• Evaluating Interventions

      Pringle, Andy; Kime, Nicky; Lozano, Lorena; Zwolinsky, Stephen; Bradford Royal Infirmary; Leeds Beckett University; West Yorkshire and Harrogate Cancer Alliance (Routledge, 2020-04-22)
      Physical inactivity has been described as a global pandemic (Andersen, Mota, & DiPetro, 2016; Tremblay et al., 2017, World Health Organisation, 2018). It is then unsurprising that bold societal and government action has been recommended to make physical activity opportunities, such as sport and exercise, desirable and accessible for all groups (Ding et al., 2016, Reis et al., 2016). Indeed, policy and initiatives have highlighted the need for investigations into both the effectiveness and cost-effectiveness of community physical activity interventions (e.g., Canada Chief Medical Officer, 2016; National Institute of Health and Care Excellence, 2014; UK Chief Medical Officers’, 2019; World Health Organisation, 2018). The importance of evaluating the impact and the implementation of physical activity and public health interventions is also reported in the literature (Dunton, 2018, Mansfield 2018, Pringle, McKenna & Zwolinsky, 2018), yet putting this into practice can sometimes be challenging (Dugdill and Stratton, 2007, Department of Health, 2007, Pringle et al., 2018). Guidance is available on evaluation (Centre for Disease Control, 1999, Dugdill and Stratton, 2007, Hayes et al., 2012, Medical Research Council 2006, National Obesity Observatory, 2012, Sport England, 2006), as are several useful texts on the evaluation of physical activity interventions. In this entry, the practicalities of actually ‘doing’ the evaluation of sport and exercise-led interventions, and key learning from this process, including examples of evaluating interventions that have been reported in the peer reviewed literature, are presented. Examples of the ‘good’, and ‘not so good’ are provided with key considerations at three critical time periods of the evaluation process, including planning, implementing, and disseminating which are phases that are not mutually exclusive since many of these issues cross-over within the intervention-evaluation lifespan. However, these phases are used as an organising framework for this entry.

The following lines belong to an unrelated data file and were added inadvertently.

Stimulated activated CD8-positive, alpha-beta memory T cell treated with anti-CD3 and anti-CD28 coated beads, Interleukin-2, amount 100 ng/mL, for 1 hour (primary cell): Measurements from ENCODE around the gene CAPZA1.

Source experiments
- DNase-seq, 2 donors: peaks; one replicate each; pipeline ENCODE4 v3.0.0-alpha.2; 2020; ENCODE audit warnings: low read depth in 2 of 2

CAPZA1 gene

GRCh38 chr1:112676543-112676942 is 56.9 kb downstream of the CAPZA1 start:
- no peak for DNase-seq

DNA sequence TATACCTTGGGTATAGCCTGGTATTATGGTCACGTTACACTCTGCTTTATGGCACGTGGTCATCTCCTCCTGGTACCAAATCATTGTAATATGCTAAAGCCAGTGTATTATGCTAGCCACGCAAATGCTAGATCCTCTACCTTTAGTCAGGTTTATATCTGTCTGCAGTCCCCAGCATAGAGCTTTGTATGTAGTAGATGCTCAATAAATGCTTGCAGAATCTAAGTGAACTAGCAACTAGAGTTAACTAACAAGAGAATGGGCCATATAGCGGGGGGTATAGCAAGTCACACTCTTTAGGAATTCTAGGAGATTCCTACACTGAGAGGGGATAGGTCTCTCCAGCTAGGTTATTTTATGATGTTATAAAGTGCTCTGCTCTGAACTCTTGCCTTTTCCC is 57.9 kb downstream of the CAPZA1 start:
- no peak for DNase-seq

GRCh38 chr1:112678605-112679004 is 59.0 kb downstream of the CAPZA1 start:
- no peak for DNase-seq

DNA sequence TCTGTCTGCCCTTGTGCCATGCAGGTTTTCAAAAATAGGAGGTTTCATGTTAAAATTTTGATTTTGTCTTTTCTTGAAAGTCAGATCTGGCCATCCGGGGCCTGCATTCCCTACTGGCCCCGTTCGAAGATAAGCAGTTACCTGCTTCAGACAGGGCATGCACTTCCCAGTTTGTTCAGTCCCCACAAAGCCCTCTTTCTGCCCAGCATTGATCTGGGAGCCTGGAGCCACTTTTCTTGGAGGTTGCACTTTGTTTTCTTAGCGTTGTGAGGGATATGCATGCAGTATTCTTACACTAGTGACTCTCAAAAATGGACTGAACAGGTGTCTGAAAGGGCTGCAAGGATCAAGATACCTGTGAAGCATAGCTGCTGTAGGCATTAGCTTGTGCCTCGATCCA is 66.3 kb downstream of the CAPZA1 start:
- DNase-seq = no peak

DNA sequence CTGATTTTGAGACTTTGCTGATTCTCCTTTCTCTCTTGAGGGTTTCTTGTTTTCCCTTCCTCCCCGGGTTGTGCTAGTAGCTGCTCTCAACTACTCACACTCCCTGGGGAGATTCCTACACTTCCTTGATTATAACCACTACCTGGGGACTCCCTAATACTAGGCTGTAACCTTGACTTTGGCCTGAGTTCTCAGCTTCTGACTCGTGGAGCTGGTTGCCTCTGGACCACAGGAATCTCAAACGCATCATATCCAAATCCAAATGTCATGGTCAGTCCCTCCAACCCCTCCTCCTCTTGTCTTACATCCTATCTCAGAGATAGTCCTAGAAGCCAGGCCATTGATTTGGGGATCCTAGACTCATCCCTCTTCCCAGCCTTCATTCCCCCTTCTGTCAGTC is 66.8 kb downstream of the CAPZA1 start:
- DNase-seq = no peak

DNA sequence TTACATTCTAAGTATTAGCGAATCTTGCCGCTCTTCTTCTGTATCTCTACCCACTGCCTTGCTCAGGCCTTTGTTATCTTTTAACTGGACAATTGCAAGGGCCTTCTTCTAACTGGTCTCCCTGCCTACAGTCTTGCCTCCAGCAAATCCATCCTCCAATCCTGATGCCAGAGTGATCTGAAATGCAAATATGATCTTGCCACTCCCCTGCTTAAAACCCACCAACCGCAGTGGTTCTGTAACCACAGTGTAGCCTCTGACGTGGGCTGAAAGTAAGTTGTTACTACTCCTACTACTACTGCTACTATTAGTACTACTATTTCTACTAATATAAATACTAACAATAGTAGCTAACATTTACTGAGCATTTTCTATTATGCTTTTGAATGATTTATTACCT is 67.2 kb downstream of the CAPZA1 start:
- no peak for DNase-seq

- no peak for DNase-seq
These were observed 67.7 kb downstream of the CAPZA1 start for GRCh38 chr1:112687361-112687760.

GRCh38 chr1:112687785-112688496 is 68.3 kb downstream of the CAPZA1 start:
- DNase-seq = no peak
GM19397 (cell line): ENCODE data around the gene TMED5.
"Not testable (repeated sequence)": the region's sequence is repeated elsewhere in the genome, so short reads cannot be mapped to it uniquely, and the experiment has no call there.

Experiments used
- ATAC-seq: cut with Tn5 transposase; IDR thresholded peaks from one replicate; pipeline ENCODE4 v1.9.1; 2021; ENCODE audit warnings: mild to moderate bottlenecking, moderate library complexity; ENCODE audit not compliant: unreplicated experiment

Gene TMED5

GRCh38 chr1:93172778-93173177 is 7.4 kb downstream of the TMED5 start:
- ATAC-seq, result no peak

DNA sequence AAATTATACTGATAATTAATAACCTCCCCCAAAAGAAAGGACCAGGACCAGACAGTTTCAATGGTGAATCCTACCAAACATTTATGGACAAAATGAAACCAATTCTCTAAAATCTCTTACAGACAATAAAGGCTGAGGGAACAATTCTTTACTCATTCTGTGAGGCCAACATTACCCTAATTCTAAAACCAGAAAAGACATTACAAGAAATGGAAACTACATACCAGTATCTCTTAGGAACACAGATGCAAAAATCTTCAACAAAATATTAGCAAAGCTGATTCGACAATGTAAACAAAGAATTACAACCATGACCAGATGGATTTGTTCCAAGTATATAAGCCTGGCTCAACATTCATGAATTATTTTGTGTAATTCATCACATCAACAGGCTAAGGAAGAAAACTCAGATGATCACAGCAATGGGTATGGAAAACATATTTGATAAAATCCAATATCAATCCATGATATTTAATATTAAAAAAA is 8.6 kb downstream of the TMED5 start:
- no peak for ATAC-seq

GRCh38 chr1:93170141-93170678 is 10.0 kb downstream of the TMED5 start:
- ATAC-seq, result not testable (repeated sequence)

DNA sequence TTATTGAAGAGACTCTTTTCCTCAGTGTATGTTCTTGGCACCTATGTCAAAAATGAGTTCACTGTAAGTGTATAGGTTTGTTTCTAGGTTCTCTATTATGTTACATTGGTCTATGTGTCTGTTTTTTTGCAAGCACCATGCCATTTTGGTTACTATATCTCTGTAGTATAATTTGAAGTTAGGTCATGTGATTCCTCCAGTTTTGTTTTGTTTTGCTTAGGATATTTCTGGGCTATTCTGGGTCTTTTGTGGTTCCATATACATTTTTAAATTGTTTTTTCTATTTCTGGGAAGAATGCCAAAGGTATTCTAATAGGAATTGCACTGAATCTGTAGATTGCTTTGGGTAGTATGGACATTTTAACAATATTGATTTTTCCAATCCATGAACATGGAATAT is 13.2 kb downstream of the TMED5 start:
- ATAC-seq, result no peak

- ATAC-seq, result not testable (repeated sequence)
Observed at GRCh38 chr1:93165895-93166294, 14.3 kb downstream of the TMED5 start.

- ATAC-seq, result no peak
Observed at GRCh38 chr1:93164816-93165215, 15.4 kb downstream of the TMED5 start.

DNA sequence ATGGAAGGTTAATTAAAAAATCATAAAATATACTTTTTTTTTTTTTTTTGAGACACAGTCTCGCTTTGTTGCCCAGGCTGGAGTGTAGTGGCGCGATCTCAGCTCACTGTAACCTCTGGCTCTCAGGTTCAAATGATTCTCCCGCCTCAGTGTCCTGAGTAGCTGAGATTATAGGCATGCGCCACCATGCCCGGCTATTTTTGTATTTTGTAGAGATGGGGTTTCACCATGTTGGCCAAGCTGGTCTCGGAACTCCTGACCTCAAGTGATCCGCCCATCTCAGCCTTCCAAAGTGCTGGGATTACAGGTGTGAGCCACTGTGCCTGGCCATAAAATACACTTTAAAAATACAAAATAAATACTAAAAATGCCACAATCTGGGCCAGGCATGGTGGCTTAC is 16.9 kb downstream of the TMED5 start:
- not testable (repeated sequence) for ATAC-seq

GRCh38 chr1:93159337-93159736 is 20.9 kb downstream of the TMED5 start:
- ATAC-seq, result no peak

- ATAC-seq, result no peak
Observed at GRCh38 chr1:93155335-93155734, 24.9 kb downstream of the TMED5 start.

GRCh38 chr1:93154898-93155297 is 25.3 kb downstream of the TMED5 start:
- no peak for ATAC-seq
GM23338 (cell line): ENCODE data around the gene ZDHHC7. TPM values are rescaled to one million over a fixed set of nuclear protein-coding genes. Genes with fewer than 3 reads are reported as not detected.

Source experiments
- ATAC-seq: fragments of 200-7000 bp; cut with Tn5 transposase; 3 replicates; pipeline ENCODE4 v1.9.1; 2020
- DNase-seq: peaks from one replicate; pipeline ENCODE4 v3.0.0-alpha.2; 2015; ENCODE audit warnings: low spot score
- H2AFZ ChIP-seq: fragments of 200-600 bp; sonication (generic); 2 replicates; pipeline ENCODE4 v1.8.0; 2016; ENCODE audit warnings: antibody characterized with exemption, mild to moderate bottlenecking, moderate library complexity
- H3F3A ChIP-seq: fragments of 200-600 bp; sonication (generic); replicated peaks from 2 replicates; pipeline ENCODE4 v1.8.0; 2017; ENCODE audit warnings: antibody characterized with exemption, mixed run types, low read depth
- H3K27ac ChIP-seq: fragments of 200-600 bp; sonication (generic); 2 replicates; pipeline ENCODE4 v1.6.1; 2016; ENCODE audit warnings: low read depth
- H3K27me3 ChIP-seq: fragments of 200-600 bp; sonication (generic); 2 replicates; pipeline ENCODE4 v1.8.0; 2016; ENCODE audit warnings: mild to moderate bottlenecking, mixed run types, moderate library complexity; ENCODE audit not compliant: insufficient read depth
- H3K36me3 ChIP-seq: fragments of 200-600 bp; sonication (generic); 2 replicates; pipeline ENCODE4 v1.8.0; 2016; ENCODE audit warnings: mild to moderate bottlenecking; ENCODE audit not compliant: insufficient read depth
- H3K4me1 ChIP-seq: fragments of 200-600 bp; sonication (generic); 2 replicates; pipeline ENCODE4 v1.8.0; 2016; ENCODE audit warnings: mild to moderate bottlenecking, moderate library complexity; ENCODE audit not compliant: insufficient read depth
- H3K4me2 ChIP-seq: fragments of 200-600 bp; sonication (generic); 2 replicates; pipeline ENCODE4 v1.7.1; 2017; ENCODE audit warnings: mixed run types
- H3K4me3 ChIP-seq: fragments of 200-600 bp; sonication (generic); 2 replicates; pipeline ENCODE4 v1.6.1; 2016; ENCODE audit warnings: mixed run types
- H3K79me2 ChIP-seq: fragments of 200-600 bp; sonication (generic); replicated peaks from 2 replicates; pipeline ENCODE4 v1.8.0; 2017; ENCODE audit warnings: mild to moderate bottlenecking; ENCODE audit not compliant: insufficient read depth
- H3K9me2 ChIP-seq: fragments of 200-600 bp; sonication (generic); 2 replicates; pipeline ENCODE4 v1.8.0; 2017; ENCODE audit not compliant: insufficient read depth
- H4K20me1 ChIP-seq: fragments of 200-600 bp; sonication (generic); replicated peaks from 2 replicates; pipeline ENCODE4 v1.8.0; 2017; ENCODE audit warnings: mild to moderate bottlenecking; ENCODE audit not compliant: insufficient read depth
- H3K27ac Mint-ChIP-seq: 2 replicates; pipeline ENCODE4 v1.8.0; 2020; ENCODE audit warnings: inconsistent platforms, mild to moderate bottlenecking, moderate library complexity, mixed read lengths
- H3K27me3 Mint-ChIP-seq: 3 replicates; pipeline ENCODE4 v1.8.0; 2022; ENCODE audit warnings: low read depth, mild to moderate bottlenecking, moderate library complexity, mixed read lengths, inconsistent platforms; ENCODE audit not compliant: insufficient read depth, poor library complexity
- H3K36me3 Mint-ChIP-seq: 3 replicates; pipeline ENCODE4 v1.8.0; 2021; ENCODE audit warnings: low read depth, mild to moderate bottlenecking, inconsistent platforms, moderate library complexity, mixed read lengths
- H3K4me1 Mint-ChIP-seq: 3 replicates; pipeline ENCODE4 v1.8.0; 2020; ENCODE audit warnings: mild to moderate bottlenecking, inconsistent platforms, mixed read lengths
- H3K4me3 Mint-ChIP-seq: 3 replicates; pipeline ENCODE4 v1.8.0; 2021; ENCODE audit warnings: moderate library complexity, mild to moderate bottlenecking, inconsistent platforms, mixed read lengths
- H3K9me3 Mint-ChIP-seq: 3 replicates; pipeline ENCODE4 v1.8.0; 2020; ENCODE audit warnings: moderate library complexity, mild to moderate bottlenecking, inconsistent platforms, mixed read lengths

• The development of the Japanese version of the compassionate engagement and action scales

      Asano, Kenichi; Kotera, Yasuhiro; Tsuchiya, Masao; Ishimura, Ikuo; Lin, Shuzhen; Matsumoto, Yuki; Matos, Marcela; Basran, Jaskaran; Gilbert, Paul; Mejiro University; et al. (Public Library of Science (PLoS), 2020-04-01)